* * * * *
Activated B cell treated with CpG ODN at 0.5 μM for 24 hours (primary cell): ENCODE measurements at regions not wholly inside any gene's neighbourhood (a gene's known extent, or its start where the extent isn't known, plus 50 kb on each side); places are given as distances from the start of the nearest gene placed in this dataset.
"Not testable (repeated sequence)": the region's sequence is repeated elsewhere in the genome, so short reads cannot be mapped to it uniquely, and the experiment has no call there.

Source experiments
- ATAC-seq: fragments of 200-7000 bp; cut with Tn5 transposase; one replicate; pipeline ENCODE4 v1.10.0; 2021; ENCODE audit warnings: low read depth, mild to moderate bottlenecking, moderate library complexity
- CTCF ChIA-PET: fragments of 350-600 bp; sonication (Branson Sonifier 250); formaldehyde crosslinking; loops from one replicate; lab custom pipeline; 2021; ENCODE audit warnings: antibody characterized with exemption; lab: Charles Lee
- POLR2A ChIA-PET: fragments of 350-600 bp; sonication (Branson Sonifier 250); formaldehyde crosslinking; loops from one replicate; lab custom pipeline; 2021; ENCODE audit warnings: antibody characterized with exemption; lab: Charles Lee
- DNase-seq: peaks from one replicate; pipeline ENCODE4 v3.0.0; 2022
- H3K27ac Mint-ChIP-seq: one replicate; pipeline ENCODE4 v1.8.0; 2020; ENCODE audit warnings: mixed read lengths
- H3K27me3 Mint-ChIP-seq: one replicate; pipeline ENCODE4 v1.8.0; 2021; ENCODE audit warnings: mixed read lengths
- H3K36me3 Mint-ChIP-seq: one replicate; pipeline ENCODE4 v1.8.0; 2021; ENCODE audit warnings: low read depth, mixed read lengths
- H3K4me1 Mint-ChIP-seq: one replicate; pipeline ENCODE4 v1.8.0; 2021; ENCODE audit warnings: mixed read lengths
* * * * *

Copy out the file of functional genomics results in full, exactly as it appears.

Activated B cell treated with CpG ODN at 0.5 μM for 24 hours (primary cell): ENCODE measurements at regions not wholly inside any gene's neighbourhood (a gene's known extent, or its start where the extent isn't known, plus 50 kb on each side); places are given as distances from the start of the nearest gene placed in this dataset.
"Not testable (repeated sequence)": the region's sequence is repeated elsewhere in the genome, so short reads cannot be mapped to it uniquely, and the experiment has no call there.

Source experiments
- ATAC-seq: fragments of 200-7000 bp; cut with Tn5 transposase; one replicate; pipeline ENCODE4 v1.10.0; 2021; ENCODE audit warnings: low read depth, mild to moderate bottlenecking, moderate library complexity
- CTCF ChIA-PET: fragments of 350-600 bp; sonication (Branson Sonifier 250); formaldehyde crosslinking; loops from one replicate; lab custom pipeline; 2021; ENCODE audit warnings: antibody characterized with exemption; lab: Charles Lee
- POLR2A ChIA-PET: fragments of 350-600 bp; sonication (Branson Sonifier 250); formaldehyde crosslinking; loops from one replicate; lab custom pipeline; 2021; ENCODE audit warnings: antibody characterized with exemption; lab: Charles Lee
- DNase-seq: peaks from one replicate; pipeline ENCODE4 v3.0.0; 2022
- H3K27ac Mint-ChIP-seq: one replicate; pipeline ENCODE4 v1.8.0; 2020; ENCODE audit warnings: mixed read lengths
- H3K27me3 Mint-ChIP-seq: one replicate; pipeline ENCODE4 v1.8.0; 2021; ENCODE audit warnings: mixed read lengths
- H3K36me3 Mint-ChIP-seq: one replicate; pipeline ENCODE4 v1.8.0; 2021; ENCODE audit warnings: low read depth, mixed read lengths
- H3K4me1 Mint-ChIP-seq: one replicate; pipeline ENCODE4 v1.8.0; 2021; ENCODE audit warnings: mixed read lengths